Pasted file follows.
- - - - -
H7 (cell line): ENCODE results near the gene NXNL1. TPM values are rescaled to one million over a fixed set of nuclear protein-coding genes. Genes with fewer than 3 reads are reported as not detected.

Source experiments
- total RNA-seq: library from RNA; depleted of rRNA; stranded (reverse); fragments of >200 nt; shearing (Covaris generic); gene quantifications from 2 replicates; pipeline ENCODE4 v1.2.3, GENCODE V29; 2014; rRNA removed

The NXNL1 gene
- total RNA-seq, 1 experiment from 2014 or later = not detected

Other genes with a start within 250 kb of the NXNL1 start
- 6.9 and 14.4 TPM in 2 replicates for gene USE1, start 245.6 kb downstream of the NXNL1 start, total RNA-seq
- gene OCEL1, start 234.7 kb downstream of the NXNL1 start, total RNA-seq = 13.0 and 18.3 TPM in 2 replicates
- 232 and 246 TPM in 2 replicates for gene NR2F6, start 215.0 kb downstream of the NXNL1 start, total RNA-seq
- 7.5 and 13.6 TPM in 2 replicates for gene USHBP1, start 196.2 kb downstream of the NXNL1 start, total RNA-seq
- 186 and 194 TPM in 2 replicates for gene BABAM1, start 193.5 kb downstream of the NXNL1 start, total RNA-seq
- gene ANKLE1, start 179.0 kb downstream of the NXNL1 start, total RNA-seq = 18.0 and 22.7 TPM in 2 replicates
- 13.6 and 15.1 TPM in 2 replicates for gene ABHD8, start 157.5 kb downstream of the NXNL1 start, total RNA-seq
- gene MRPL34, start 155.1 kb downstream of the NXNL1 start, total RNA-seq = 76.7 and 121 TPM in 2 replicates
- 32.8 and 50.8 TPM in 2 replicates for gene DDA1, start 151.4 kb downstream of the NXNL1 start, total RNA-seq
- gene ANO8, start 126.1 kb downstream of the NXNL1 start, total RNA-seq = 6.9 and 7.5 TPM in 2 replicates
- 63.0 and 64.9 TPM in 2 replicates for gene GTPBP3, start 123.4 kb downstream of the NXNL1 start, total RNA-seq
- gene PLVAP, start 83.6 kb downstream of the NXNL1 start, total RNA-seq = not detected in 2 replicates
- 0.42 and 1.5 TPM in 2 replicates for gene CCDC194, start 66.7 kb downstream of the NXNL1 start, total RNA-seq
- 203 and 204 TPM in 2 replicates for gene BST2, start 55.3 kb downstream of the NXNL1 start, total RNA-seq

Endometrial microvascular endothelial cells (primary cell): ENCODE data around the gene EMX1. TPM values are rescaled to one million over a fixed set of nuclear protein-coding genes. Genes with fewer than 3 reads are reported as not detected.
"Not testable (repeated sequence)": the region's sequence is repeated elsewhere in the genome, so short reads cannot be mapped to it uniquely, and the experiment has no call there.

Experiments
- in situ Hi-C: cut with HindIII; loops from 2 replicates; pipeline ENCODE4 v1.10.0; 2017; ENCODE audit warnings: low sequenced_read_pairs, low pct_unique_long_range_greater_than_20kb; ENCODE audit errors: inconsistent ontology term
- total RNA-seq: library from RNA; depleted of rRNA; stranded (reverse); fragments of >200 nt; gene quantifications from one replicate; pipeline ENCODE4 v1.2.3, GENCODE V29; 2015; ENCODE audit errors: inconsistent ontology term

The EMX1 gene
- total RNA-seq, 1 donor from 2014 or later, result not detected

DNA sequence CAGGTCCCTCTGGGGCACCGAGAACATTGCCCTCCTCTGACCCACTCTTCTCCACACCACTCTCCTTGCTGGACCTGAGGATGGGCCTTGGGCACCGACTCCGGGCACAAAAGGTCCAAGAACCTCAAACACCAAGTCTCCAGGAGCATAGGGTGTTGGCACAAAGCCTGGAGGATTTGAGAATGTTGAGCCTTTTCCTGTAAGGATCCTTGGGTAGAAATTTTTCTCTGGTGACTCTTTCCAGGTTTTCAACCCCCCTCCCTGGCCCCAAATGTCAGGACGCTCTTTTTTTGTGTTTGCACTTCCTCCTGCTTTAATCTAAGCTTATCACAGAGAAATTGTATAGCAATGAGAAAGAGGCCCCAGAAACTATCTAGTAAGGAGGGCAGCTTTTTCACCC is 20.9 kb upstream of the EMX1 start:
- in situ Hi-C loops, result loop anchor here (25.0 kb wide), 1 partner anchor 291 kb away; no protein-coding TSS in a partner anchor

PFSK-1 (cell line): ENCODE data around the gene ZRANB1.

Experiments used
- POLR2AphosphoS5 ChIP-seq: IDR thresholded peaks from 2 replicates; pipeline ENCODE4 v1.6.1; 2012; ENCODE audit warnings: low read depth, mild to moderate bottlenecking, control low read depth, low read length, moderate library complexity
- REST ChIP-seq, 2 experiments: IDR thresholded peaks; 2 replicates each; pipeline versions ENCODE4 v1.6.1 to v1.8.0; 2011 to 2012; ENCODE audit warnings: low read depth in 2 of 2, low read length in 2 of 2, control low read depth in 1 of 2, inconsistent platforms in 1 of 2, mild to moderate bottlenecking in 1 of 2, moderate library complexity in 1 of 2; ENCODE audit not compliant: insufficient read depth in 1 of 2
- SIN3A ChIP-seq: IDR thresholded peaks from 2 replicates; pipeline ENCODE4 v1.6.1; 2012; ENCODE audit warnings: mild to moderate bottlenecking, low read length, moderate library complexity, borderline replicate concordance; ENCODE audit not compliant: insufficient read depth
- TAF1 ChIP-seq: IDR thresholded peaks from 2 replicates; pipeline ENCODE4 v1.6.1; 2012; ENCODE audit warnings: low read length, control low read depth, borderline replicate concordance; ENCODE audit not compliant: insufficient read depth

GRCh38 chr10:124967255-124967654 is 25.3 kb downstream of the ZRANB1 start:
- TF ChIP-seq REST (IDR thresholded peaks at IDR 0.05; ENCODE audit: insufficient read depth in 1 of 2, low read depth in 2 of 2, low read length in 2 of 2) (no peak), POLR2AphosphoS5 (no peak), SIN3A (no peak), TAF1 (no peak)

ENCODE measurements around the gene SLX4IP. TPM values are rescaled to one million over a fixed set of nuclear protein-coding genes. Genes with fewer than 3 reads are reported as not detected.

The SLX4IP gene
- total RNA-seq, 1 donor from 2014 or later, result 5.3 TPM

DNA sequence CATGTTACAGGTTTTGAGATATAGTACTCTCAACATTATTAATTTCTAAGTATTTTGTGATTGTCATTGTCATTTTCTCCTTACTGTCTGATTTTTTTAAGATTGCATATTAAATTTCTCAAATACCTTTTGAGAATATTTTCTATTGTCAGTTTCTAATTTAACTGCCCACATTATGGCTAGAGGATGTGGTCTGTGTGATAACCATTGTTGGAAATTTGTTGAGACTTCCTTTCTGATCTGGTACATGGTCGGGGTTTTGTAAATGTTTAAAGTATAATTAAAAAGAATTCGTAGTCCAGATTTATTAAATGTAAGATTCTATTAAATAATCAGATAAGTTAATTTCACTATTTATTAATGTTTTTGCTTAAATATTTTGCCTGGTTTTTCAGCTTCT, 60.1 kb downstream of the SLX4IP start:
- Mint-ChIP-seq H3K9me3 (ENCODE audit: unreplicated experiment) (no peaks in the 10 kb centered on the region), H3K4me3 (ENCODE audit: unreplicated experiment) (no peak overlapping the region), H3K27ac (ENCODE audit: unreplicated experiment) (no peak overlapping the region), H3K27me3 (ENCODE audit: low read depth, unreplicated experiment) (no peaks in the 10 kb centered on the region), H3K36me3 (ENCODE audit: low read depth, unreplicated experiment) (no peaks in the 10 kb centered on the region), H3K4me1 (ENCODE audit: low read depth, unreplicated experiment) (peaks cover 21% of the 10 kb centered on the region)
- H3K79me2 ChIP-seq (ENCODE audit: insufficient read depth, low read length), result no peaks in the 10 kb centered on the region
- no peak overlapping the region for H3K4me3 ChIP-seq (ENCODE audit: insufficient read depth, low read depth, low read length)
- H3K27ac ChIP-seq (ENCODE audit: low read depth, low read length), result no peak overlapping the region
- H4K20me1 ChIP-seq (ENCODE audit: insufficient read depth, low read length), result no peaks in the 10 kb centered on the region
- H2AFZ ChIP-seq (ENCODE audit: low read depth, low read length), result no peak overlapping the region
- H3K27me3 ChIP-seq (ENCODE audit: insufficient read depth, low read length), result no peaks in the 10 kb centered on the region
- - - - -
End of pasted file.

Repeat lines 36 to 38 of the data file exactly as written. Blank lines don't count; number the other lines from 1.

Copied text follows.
GRCh38 chr10:124967255-124967654 is 25.3 kb downstream of the ZRANB1 start:
- TF ChIP-seq REST (IDR thresholded peaks at IDR 0.05; ENCODE audit: insufficient read depth in 1 of 2, low read depth in 2 of 2, low read length in 2 of 2) (no peak), POLR2AphosphoS5 (no peak), SIN3A (no peak), TAF1 (no peak)

ENCODE measurements around the gene SLX4IP. TPM values are rescaled to one million over a fixed set of nuclear protein-coding genes. Genes with fewer than 3 reads are reported as not detected.